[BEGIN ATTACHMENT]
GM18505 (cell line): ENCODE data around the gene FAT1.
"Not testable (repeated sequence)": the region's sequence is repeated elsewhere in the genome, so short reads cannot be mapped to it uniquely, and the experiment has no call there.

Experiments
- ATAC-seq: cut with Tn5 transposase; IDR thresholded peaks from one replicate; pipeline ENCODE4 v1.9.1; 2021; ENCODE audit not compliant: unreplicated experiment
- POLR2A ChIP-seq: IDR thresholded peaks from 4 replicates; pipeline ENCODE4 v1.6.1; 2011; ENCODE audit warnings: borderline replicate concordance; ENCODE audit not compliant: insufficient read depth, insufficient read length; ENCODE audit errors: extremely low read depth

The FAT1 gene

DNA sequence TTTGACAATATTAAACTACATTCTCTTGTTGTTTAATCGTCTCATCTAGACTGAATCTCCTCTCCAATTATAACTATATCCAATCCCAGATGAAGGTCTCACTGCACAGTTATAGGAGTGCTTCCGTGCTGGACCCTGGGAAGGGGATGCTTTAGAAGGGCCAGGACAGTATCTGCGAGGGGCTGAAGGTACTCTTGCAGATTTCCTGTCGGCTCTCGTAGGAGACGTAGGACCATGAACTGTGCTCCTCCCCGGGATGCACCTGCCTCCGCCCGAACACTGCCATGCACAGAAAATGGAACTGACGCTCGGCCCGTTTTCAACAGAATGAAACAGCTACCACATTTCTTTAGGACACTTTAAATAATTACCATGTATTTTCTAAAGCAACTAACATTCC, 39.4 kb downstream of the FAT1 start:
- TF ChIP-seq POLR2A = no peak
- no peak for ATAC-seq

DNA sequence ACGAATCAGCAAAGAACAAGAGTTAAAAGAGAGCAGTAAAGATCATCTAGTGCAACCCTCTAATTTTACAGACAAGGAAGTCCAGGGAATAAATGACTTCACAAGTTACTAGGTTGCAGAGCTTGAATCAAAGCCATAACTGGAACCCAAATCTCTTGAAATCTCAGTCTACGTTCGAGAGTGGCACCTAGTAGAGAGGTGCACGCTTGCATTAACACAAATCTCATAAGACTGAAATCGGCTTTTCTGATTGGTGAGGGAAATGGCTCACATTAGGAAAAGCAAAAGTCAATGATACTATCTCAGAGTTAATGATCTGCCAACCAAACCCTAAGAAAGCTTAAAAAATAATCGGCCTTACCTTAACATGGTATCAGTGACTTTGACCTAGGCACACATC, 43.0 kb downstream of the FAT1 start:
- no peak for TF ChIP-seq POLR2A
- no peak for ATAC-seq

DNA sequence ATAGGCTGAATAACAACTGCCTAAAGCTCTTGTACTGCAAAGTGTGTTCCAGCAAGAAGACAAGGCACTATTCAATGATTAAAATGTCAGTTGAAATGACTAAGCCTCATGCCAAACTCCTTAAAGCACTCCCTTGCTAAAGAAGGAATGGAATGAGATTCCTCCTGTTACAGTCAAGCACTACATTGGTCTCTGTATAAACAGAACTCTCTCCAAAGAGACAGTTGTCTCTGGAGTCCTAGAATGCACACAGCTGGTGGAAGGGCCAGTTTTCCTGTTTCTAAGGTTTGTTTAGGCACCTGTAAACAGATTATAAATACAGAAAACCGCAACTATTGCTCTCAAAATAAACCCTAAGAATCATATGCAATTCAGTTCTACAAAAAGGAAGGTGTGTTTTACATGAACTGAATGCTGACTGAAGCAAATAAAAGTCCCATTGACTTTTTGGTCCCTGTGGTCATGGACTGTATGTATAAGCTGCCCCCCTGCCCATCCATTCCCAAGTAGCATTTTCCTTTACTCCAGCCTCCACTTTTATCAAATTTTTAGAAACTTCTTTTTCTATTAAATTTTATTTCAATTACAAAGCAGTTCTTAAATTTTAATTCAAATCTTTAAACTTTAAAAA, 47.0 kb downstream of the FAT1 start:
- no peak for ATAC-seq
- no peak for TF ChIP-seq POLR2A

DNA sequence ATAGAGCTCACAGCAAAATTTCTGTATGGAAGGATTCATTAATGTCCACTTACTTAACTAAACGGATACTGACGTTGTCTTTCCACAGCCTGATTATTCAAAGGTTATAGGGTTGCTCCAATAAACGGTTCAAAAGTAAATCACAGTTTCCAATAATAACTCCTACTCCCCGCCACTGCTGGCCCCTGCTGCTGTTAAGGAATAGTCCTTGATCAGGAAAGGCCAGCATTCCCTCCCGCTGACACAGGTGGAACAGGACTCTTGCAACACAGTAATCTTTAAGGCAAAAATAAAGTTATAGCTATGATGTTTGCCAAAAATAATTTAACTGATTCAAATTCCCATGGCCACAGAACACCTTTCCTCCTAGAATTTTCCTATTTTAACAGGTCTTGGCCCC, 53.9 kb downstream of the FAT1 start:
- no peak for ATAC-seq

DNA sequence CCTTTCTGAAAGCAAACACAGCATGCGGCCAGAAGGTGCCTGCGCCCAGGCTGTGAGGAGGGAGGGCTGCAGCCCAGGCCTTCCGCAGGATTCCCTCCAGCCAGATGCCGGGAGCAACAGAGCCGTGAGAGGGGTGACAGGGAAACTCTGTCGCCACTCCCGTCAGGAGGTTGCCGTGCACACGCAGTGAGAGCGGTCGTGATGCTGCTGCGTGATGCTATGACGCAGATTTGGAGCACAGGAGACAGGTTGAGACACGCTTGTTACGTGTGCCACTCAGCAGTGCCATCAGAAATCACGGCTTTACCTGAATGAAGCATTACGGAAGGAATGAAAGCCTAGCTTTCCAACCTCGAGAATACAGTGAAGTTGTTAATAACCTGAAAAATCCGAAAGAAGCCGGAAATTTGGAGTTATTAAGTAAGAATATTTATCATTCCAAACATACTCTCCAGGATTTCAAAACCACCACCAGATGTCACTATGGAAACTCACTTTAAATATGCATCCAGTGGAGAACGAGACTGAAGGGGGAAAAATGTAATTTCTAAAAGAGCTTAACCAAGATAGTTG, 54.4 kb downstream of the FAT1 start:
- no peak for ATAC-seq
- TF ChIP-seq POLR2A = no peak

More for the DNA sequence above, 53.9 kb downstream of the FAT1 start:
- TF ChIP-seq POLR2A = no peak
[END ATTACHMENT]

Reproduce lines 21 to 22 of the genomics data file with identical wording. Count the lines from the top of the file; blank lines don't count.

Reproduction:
More for the DNA sequence above, 53.9 kb downstream of the FAT1 start:
- TF ChIP-seq POLR2A = no peak